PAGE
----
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Pope's offensive phrase generates controversy between Mexico and the Vatican

2015-02-25

A private e-mail between Pope Francis and a friend has sparked diplomatic wrangling between Mexico and the Holy See.

When he was cardinal of Buenos Aires, the Pope supported the Alameda Foundation. Led by his friend Gustavo Vera, it fights against slave labor and human trafficking.

The Pope wrote an e-mail to Vera on February 21, remembering their time to together.

"Dear Brother:

Thanks for your email. I see you are working as hard as you can. I often ask God to protect you and your coworkers. I hope that we will be able to avoid Mexicanization before it's too late. I talked to some Mexican bishops and it is terrifying."

The recipient published the message on his foundation's website, and it immediately caused a serious problem. It wasn't resolved when he added that the Pope expressed concern for the spread of the drug cartels.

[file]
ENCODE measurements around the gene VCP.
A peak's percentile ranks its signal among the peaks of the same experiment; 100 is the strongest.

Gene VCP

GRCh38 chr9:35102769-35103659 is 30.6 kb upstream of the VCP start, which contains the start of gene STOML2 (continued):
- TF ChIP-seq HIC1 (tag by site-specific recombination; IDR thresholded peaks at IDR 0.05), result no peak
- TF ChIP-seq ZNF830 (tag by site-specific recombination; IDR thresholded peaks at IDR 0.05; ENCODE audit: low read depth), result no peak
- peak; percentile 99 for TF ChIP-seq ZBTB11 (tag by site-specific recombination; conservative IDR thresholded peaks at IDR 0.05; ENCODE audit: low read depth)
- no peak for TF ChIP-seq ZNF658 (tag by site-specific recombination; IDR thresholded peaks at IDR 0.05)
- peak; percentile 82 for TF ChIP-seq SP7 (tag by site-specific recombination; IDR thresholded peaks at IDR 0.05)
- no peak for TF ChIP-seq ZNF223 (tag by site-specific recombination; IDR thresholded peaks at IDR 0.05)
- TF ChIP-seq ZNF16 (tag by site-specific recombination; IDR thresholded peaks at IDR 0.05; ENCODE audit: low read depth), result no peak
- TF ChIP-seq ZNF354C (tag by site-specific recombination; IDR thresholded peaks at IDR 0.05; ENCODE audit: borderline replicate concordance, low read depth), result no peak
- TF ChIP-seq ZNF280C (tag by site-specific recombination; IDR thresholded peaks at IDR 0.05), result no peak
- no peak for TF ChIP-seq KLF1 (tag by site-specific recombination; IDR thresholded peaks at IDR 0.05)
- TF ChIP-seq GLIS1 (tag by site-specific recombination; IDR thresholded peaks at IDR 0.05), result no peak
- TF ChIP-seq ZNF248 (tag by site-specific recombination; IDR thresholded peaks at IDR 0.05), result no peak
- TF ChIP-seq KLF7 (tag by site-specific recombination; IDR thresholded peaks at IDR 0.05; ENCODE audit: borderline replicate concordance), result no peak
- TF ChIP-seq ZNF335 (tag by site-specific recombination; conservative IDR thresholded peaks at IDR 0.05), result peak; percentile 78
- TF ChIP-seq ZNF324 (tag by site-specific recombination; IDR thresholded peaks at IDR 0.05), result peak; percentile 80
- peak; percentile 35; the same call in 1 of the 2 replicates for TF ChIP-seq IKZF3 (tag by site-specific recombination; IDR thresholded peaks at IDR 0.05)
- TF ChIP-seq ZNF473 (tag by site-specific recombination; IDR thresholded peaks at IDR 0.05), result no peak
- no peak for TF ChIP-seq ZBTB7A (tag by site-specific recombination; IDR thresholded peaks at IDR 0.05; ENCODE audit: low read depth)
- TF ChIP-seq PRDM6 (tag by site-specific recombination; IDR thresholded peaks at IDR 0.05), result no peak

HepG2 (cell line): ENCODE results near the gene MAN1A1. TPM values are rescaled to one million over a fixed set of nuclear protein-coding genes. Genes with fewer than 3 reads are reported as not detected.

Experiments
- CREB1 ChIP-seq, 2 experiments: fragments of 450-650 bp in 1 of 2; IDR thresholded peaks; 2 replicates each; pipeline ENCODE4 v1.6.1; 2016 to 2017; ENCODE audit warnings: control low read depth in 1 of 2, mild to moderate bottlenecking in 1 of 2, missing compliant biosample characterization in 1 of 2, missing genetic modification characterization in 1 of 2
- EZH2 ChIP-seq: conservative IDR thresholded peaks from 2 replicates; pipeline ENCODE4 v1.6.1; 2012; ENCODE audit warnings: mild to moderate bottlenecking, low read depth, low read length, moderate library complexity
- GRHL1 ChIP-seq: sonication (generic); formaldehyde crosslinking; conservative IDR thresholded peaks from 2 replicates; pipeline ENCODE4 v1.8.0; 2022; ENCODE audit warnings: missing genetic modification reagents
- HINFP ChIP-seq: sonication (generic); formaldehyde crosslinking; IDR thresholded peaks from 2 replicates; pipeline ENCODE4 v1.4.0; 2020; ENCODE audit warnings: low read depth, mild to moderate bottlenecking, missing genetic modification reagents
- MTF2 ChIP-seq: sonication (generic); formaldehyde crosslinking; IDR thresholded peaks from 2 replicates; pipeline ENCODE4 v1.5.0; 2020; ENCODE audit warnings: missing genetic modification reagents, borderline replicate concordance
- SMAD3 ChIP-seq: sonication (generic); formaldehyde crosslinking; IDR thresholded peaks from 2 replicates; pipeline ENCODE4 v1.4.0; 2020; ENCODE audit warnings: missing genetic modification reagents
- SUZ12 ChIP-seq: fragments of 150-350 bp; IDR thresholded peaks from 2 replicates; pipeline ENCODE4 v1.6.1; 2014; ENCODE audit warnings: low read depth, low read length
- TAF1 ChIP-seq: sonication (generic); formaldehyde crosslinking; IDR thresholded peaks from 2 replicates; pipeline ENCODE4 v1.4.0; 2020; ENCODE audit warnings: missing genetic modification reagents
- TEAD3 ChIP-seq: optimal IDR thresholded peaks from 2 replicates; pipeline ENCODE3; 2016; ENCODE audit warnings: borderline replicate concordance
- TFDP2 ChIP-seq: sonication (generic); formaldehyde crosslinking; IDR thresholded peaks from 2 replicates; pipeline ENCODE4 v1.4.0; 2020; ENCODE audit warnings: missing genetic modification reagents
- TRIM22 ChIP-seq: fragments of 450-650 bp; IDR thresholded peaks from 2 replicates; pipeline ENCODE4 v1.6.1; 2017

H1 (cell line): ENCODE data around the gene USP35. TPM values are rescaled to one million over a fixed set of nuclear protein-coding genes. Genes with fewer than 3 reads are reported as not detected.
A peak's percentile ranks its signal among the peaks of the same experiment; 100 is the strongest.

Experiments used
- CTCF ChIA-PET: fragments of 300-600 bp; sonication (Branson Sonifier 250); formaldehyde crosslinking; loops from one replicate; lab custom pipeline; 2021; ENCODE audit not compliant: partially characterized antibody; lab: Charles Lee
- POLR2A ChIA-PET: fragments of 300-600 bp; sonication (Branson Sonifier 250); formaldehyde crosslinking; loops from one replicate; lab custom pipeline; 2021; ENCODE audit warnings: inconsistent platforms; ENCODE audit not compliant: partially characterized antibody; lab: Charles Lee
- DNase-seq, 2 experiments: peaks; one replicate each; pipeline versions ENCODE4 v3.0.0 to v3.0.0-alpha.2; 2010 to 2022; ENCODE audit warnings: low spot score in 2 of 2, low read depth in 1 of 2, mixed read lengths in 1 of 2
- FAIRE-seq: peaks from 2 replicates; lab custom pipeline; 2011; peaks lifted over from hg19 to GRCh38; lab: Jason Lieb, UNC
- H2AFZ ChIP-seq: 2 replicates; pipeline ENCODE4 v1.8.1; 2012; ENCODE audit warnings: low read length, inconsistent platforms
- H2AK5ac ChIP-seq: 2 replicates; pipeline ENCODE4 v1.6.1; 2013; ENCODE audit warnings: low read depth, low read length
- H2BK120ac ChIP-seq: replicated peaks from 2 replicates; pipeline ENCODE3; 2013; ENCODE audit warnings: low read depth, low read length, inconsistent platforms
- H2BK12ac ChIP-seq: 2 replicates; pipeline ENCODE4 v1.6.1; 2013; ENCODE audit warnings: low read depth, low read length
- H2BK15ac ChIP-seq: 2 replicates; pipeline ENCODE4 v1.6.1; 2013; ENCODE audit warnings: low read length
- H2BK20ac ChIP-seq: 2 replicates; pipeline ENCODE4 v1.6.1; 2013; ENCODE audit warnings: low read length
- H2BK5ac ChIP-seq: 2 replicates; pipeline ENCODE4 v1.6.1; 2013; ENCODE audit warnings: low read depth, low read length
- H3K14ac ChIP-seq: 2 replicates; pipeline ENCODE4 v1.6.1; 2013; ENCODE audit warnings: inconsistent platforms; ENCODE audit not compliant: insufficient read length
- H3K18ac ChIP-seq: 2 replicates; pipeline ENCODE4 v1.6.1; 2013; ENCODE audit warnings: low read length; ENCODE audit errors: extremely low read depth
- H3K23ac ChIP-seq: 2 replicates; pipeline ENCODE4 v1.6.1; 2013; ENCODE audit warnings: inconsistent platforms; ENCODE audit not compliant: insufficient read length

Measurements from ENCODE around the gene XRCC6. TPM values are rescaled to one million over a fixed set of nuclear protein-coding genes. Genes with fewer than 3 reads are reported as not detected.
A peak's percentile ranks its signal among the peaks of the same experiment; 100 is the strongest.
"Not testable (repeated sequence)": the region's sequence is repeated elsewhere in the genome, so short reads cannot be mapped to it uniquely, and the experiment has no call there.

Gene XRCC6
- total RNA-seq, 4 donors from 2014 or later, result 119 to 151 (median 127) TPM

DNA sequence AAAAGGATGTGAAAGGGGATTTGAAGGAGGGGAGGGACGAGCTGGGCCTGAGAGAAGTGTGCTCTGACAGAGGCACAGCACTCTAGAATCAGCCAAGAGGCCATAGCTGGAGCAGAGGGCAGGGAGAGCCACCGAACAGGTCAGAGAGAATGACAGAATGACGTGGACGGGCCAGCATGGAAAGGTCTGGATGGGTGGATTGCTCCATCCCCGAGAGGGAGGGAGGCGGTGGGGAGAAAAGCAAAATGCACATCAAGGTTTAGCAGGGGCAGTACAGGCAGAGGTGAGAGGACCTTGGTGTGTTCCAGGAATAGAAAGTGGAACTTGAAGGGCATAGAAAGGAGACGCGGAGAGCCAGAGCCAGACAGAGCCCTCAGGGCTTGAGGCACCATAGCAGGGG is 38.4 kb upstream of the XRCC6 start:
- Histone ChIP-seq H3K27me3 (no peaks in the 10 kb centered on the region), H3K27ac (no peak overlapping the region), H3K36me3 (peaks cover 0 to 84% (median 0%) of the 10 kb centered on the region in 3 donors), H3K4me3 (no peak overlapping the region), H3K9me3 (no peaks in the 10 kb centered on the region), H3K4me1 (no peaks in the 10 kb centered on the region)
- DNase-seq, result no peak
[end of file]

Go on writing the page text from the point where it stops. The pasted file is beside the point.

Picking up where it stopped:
The government of Mexico asked the Vatican on Monday to formally clarify what the Pope meant.

MARIANO PALACIOS ALCOCER
Mexico's Ambassador to the Vatican
"... by the order of the Government of Mexico, this embassy presented a verbal note to the Secretary of State."

A response came in less than 24 hours. First, Antoine Camilleri, the number two Vatican foreign minister, summoned the ambassador to give an official explanation.

MARIANO PALACIOS ALCOCER
Mexico's Ambassador to the Vatican
"We talked about the context in which the note was written. He explained to us that it was a personal correspondence. He told me it was a private and informal e-mail".

The Vatican then published a note by the Secretariat of State. It was sent in four languages. The statement clarifies that:

"The Pope did not in any way intend to hurt the feelings of the Mexican people.  He nurtures a special affection for them. He does not underestimate the government's commitment to the fight against drug trafficking."

It says that, "the Pope intended nothing else but to comment on the gravity of the phenomenon of drug trafficking afflicting Mexico and other Latin American countries.”

MARIANO PALACIOS ALCOCER
Mexico's Ambassador to the Vatican
"Well, I can say that it was a timely response, a response that showed closeness to the people and government of Mexico."

The situation was resolved diplomatically. However, someone receiving a private communication from the Pope may now think twice before publishing it.


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